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Insights & advice

How long will my retirement savings last?

Key takeaways

  • The 4% rule of thumb is useful as a starting point to determine how long your retirement savings will last

  • By doing a little math you can estimate your own retirement income needs

  • How long you plan to retire has a real impact on how long your money will last

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You’ve spent your working life saving for retirement. Now it’s time to spend some of that money. But how much? After all, you don’t want to outlive your retirement savings. 

It’s safe to say we spend a lot more time figuring out how we’re going to save for retirement, than how we’re going to withdraw those savings. Here are some tips that may help.

The 4% rule

In the 1990s, financial planner William Bengen used historical data to determine that, as a rule of thumb, for most people, withdrawing 4% of their retirement nest-egg each year would allow them to enjoy a steady income for 25 to 30 years. 

However, there are some things to remember about the 4% rule:

  • You’ll still have to pay income taxes from this annual amount
  • You may need to adjust for the annual inflation rate (how much goods and services increase in price each year)
  • It doesn’t consider investment returns on your remaining retirement savings 

For many people, the 4% rule will be more like a guideline. Some years they may withdraw more, some years less, depending on their plans and lifestyle. 

Estimating your own retirement income needs

It’s difficult to calculate exactly how long your money will last in retirement. However, you can estimate using these steps:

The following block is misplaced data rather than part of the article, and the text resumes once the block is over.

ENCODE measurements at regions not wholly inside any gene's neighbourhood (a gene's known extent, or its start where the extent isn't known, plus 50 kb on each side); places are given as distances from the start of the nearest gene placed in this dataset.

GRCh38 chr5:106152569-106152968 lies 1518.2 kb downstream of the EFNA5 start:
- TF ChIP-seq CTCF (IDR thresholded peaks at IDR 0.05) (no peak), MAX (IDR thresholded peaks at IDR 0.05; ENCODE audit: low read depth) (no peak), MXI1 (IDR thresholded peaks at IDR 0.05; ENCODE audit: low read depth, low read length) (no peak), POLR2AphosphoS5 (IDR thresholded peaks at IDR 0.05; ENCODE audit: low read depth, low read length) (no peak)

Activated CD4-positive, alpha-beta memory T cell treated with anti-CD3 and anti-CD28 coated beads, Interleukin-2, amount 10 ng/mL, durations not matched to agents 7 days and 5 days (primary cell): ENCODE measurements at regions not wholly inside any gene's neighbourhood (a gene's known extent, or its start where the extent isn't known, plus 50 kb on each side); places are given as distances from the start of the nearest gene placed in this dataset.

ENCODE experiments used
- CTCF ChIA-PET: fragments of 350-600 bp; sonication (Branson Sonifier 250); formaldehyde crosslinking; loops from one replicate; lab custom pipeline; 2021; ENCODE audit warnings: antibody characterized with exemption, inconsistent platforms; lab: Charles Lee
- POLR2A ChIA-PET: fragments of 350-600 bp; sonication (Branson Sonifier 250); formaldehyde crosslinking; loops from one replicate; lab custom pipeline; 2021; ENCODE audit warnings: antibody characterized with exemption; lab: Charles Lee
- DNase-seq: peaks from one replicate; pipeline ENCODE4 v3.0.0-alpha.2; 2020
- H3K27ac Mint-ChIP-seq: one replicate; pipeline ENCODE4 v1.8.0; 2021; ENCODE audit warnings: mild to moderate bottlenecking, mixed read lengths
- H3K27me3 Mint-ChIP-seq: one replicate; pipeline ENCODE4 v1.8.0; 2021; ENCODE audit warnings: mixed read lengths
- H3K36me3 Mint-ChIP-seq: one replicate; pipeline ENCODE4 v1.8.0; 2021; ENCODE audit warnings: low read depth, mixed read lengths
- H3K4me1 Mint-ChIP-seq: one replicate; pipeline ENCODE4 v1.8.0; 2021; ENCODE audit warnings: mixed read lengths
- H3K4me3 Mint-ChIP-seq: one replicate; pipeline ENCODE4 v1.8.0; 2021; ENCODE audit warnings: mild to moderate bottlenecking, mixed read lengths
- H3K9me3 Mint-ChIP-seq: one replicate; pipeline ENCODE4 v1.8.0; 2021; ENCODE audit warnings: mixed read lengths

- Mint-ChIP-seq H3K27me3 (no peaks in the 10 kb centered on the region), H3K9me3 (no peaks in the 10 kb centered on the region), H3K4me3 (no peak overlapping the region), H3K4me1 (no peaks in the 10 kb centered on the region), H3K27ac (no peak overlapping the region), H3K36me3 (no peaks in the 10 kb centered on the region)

1. Add up all your retirement savings including registered retirement savings plans (RRSPs), tax-free savings accounts (TFSAs) and non-registered accounts. Your retirement savings may also include the sale of a business. Divide your savings by the number of years you expect to live in retirement to get an estimated annual income amount from your savings. 
  2. Add up all your sources of monthly retirement income from company pension plans, government benefits such as Canada Pension Plan (CPP) or Quebec Pension Plan (QPP), Old Age Security and Guaranteed Income Supplement (GIS). Multiply this amount by 12 to get an annual amount. 
  3. Add the 2 annual amounts together from steps 1 and 2 to get your approximate annual retirement income amount. 
  4. Next, add up all your annual expenses in retirement. Include mortgage, car or rent payments, health care expenses, food, insurance, utilities, gifts, travel, etc. And be sure to treat yourself occasionally. 
  5. Compare your annual retirement income with your annual expenses. If your annual income is higher than your annual expenses, you’re in good shape. If not, you may need to reduce your expenses or consider working longer and saving more. 

Remember, this estimate doesn’t consider someone living off dividends or a similar constant income stream. 

This chart provides some examples and shows the importance of keeping your retirement savings invested.

Total retirement income
Investment returns
Total annual expenses/
Number of years money will last
$500,000 6% $35,000 33

The above example is for illustrative purposes only. Situations will vary according to specific circumstances.

The length of your retirement matters

While the average Canadian retires at age 63.5 according to Stats Canada, some people choose to work longer. If you continue to work until you’re 70, that’s 6.5 fewer years of retirement you need to save for, or more money you can spend annually during retirement. 

That said, if you want to retire at age 60 or even 55, you may need to plan for 35 years of retirement or more. That may mean you need to save more for retirement or spend more frugally.

What’s next?

Now that you know more about how long your money may last in retirement, you may want to contact your advisor to:

  • Create a retirement spending plan to calculate your expenses

  • Determine how much retirement income you can expect from the government

  • Calculate your total retirement savings

  • Learn about options for drawing an income from your retirement savings that may help you not outlive your money

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This information is general in nature, and is intended for informational purposes only. For specific situations you should consult the appropriate legal, accounting or tax advisor.